The Impact of Community Law on Administrative Court Procedures

Rechtsanwalt Martin Arendts, M.B.L.-HSG

Arendts Rechtsanwälte
Perlacher Str. 68
D - 82031 Grünwald (bei München)
As we already mentioned in edition Nr. 32 of our newsletter “German Gaming Law updated”, the Federal Constitutional Court, in its sports betting decision of 28 March 2006 (case-no. BvR 1054/01), exclusively examined the case on the basis of German constitutional law. Referring to the concurrent examination of the justification of the state monopoly with Community law, the court affirmed the lack of justification of the limitation of basic freedoms granted by Community law, in particular the freedom to provide services, crucial for providing cross-border betting services.

Despite the court’s reference to the significance of Community law, many German authorities and courts still ignore the relevant Community law provisions. The Administrative Court of Halle for example, completely mistaking the legal situation, ruled that Community law was not directly applicable, but would first have to be implemented in national law (which is only true for EC directives, but surely not for the basic freedoms granted by the EC Treaty). Other administrative courts are of the opinion that the state betting monopoly is now suddenly in conformity with Community law thanks to the requirements set forth by the Federal Constitutional Court (so for example the Administrative Court of Gelsenkirchen). Nonetheless, the court then neither examines the actual implementation (which is crucial for an examination under Community law) nor does it examine the further requirements set forth by Community law (non-discrimination of operators or bookmakers from other EU Member States, violation of rules of competition of the EC Treaty by the cartelising of the German state operators in the so called Deutscher Lotto- und Toto-Block etc.).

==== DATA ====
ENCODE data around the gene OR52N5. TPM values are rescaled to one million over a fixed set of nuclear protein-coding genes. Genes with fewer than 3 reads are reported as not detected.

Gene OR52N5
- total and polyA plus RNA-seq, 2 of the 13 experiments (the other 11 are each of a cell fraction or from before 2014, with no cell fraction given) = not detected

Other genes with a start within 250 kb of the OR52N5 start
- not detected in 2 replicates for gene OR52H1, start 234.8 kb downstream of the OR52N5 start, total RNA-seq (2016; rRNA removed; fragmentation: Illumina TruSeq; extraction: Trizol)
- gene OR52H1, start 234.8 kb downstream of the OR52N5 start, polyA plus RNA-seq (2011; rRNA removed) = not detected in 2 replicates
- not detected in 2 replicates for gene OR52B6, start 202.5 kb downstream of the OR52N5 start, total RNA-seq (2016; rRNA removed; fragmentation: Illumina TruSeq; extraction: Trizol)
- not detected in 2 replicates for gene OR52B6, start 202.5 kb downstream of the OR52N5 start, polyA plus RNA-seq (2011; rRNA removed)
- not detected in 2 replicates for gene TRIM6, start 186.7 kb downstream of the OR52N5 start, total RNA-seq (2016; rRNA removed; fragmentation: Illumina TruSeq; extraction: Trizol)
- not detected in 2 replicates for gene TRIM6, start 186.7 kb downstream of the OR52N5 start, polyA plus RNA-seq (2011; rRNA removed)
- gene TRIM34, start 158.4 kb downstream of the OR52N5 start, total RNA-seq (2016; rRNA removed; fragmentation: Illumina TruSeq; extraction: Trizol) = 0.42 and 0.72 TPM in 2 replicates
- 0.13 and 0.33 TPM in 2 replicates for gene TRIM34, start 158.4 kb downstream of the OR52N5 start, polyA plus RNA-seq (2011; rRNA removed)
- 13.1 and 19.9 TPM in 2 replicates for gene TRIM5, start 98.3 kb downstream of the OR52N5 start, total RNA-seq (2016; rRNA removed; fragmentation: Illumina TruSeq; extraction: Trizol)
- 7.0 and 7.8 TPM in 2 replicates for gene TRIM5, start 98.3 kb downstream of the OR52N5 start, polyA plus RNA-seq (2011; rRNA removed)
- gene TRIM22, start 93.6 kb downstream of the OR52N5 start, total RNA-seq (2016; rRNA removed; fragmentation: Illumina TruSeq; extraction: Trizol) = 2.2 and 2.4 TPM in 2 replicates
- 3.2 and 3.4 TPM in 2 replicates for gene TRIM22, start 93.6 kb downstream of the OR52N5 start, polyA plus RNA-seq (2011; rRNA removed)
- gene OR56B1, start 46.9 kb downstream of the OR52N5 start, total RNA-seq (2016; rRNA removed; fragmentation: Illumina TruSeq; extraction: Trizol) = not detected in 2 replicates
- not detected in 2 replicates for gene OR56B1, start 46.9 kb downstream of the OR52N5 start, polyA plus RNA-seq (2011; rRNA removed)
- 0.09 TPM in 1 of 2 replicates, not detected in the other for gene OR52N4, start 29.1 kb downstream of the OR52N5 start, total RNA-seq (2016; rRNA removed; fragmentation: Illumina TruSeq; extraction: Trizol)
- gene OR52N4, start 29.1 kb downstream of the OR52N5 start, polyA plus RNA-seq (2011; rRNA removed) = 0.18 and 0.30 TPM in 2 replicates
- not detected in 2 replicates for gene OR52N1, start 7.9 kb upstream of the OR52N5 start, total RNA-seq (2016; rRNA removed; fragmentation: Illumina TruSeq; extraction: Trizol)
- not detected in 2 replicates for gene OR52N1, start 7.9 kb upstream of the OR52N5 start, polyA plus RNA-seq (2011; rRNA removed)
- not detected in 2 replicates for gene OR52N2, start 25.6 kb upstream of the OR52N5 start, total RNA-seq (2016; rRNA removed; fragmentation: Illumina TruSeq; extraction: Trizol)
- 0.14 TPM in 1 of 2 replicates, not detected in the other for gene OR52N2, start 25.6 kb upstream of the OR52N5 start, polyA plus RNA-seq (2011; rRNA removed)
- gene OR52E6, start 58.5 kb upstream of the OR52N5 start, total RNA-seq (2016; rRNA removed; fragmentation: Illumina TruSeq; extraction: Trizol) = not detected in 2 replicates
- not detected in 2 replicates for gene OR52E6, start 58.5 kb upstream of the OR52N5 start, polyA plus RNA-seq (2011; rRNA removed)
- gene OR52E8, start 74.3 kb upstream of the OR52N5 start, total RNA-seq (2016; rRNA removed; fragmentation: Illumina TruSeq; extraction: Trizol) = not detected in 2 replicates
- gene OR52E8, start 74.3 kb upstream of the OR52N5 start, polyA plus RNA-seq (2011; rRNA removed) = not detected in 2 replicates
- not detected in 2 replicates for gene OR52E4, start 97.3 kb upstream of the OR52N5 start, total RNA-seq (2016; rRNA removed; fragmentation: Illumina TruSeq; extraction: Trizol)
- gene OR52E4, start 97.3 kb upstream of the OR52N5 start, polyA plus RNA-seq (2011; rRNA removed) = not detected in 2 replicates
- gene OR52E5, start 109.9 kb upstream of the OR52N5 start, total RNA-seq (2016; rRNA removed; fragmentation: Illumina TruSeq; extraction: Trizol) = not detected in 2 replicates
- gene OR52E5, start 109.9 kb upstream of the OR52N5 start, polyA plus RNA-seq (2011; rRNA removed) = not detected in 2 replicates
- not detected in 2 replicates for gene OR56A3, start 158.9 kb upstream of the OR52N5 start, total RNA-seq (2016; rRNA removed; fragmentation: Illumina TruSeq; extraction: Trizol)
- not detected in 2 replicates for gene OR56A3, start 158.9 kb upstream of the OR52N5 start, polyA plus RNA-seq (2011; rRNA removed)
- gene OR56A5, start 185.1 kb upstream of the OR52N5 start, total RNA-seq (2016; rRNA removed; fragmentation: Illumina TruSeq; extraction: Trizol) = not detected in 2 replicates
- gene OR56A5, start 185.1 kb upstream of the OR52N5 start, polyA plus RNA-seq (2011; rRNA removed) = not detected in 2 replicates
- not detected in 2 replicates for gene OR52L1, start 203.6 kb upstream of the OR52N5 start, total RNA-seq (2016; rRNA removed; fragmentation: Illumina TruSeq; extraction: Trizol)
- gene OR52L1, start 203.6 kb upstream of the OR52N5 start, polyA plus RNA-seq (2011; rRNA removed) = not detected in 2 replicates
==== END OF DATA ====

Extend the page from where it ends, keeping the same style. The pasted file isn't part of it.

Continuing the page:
In part the administrative courts’ attitude abuts on perversion of justice, for example in case a court establishes a violation of Community law, but at the same time denies the consequence resulting from this violation, that is the inapplicability of the relevant national provision in violation of Community law, in a legally absolutely untenable way. The decision of the Administrative Court of Appeal (Oberverwaltungsgericht) of North-Rhine Westphalia (decision of 28 June 2006, case-no. 4 B 961/06) is an extreme example thereof. The Administrative Court of Appeal cites the ECJ’s Gambelli decision and rightly declares, that the current legal situation is in violation of the freedom of establishment guarantee and the freedom to provide services guarantee. Then it refers to a decision of the ECJ of 1978 stating the Member States’ obligation not to apply national provisions in violation of Community law, which has meanwhile become established practice of the court. The court’s 4th senate does not like this result, however. He believes to have discovered an “unacceptable loophole in the law”. Referring to an alleged “principle of legal certainty” the Administrative Court of Appeal believes to have the right to suspend the primacy of basic freedoms (which is clearly contrary to the established practice of the ECJ as the only competent court for the interpretation of Community law).